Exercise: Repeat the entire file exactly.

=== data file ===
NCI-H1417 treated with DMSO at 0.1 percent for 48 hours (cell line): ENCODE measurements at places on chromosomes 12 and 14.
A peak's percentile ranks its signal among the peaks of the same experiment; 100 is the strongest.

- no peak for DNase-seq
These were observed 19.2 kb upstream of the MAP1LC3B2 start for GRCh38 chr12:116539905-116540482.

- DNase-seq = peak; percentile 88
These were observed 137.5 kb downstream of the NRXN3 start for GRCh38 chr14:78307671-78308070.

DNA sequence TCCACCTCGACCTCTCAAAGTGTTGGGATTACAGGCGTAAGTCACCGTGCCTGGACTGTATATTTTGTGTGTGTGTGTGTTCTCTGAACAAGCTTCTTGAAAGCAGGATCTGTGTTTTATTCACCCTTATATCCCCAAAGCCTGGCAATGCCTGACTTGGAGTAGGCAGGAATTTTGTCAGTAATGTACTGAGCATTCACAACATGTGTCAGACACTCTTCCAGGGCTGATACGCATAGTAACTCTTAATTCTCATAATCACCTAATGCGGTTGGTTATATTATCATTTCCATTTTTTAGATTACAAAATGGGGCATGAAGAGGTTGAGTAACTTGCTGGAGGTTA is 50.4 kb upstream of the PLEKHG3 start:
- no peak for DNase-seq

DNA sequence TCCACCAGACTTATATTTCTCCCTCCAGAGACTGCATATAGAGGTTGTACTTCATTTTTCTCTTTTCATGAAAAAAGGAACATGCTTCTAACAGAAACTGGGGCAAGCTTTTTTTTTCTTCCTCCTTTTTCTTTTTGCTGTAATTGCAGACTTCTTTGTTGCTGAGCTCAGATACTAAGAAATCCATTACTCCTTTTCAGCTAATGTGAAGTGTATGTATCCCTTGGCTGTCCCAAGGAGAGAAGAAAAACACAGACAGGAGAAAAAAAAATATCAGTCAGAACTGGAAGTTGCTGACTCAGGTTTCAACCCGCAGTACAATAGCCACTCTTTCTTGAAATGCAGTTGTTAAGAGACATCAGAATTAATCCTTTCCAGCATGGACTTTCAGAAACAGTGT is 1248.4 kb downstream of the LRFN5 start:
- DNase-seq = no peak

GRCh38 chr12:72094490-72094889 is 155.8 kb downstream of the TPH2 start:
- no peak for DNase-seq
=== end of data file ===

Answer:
NCI-H1417 treated with DMSO at 0.1 percent for 48 hours (cell line): ENCODE measurements at places on chromosomes 12 and 14.
A peak's percentile ranks its signal among the peaks of the same experiment; 100 is the strongest.

- no peak for DNase-seq
These were observed 19.2 kb upstream of the MAP1LC3B2 start for GRCh38 chr12:116539905-116540482.

- DNase-seq = peak; percentile 88
These were observed 137.5 kb downstream of the NRXN3 start for GRCh38 chr14:78307671-78308070.

DNA sequence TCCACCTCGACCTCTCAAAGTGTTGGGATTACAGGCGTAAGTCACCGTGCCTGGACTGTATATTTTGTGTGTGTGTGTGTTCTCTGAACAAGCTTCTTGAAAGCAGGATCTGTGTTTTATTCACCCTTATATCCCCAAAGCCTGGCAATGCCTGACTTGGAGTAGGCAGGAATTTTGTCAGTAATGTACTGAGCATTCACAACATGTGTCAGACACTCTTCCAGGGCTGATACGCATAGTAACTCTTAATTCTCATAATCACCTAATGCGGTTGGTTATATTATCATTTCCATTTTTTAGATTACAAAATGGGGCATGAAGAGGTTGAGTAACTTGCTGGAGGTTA is 50.4 kb upstream of the PLEKHG3 start:
- no peak for DNase-seq

DNA sequence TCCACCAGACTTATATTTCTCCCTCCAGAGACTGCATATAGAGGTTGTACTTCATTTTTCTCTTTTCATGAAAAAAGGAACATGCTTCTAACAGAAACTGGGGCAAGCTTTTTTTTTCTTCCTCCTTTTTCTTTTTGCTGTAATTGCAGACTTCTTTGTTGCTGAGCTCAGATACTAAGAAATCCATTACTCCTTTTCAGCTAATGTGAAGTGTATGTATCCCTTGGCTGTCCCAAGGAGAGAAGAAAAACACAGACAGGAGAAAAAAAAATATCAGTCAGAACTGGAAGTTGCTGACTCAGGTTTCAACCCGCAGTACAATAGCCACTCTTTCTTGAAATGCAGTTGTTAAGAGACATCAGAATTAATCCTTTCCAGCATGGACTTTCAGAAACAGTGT is 1248.4 kb downstream of the LRFN5 start:
- DNase-seq = no peak

GRCh38 chr12:72094490-72094889 is 155.8 kb downstream of the TPH2 start:
- no peak for DNase-seq